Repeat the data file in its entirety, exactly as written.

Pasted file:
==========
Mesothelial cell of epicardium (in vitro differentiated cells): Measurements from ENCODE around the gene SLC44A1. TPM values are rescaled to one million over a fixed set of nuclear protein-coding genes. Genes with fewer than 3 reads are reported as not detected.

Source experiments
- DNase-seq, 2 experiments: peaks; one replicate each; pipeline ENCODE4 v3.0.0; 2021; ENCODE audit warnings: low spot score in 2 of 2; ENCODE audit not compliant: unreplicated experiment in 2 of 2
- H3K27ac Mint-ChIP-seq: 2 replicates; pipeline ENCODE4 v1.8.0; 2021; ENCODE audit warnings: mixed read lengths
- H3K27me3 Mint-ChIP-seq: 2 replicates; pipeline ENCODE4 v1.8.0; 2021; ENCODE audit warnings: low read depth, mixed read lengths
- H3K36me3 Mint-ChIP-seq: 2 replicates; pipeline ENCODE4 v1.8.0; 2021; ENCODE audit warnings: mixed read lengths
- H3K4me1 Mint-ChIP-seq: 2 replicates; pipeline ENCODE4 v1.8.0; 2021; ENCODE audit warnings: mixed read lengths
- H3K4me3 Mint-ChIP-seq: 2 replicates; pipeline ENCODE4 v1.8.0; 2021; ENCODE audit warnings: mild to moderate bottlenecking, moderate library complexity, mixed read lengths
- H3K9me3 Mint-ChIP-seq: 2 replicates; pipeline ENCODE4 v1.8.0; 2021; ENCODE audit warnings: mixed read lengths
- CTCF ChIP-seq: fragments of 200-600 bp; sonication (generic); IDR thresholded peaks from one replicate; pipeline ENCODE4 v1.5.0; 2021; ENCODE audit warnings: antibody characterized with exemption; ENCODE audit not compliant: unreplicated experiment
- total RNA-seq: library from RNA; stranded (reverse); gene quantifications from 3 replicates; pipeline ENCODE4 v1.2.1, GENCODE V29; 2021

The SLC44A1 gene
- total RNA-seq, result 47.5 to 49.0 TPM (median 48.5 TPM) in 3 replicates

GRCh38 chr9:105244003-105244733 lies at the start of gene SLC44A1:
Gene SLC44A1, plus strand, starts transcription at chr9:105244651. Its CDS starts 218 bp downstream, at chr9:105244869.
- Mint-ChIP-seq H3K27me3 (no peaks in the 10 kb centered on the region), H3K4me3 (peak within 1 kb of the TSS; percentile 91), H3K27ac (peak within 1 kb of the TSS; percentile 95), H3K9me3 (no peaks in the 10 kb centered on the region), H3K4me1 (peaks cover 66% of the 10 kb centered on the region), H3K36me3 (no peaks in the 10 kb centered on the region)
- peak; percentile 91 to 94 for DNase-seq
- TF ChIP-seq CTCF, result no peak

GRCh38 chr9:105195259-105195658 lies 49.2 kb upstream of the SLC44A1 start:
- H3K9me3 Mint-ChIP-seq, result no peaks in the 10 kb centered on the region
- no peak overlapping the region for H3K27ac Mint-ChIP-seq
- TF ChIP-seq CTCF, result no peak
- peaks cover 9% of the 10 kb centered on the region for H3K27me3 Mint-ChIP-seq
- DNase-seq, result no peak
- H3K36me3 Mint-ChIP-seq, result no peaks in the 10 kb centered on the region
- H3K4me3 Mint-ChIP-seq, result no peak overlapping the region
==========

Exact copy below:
Mesothelial cell of epicardium (in vitro differentiated cells): Measurements from ENCODE around the gene SLC44A1. TPM values are rescaled to one million over a fixed set of nuclear protein-coding genes. Genes with fewer than 3 reads are reported as not detected.

Source experiments
- DNase-seq, 2 experiments: peaks; one replicate each; pipeline ENCODE4 v3.0.0; 2021; ENCODE audit warnings: low spot score in 2 of 2; ENCODE audit not compliant: unreplicated experiment in 2 of 2
- H3K27ac Mint-ChIP-seq: 2 replicates; pipeline ENCODE4 v1.8.0; 2021; ENCODE audit warnings: mixed read lengths
- H3K27me3 Mint-ChIP-seq: 2 replicates; pipeline ENCODE4 v1.8.0; 2021; ENCODE audit warnings: low read depth, mixed read lengths
- H3K36me3 Mint-ChIP-seq: 2 replicates; pipeline ENCODE4 v1.8.0; 2021; ENCODE audit warnings: mixed read lengths
- H3K4me1 Mint-ChIP-seq: 2 replicates; pipeline ENCODE4 v1.8.0; 2021; ENCODE audit warnings: mixed read lengths
- H3K4me3 Mint-ChIP-seq: 2 replicates; pipeline ENCODE4 v1.8.0; 2021; ENCODE audit warnings: mild to moderate bottlenecking, moderate library complexity, mixed read lengths
- H3K9me3 Mint-ChIP-seq: 2 replicates; pipeline ENCODE4 v1.8.0; 2021; ENCODE audit warnings: mixed read lengths
- CTCF ChIP-seq: fragments of 200-600 bp; sonication (generic); IDR thresholded peaks from one replicate; pipeline ENCODE4 v1.5.0; 2021; ENCODE audit warnings: antibody characterized with exemption; ENCODE audit not compliant: unreplicated experiment
- total RNA-seq: library from RNA; stranded (reverse); gene quantifications from 3 replicates; pipeline ENCODE4 v1.2.1, GENCODE V29; 2021

The SLC44A1 gene
- total RNA-seq, result 47.5 to 49.0 TPM (median 48.5 TPM) in 3 replicates

GRCh38 chr9:105244003-105244733 lies at the start of gene SLC44A1:
Gene SLC44A1, plus strand, starts transcription at chr9:105244651. Its CDS starts 218 bp downstream, at chr9:105244869.
- Mint-ChIP-seq H3K27me3 (no peaks in the 10 kb centered on the region), H3K4me3 (peak within 1 kb of the TSS; percentile 91), H3K27ac (peak within 1 kb of the TSS; percentile 95), H3K9me3 (no peaks in the 10 kb centered on the region), H3K4me1 (peaks cover 66% of the 10 kb centered on the region), H3K36me3 (no peaks in the 10 kb centered on the region)
- peak; percentile 91 to 94 for DNase-seq
- TF ChIP-seq CTCF, result no peak

GRCh38 chr9:105195259-105195658 lies 49.2 kb upstream of the SLC44A1 start:
- H3K9me3 Mint-ChIP-seq, result no peaks in the 10 kb centered on the region
- no peak overlapping the region for H3K27ac Mint-ChIP-seq
- TF ChIP-seq CTCF, result no peak
- peaks cover 9% of the 10 kb centered on the region for H3K27me3 Mint-ChIP-seq
- DNase-seq, result no peak
- H3K36me3 Mint-ChIP-seq, result no peaks in the 10 kb centered on the region
- H3K4me3 Mint-ChIP-seq, result no peak overlapping the region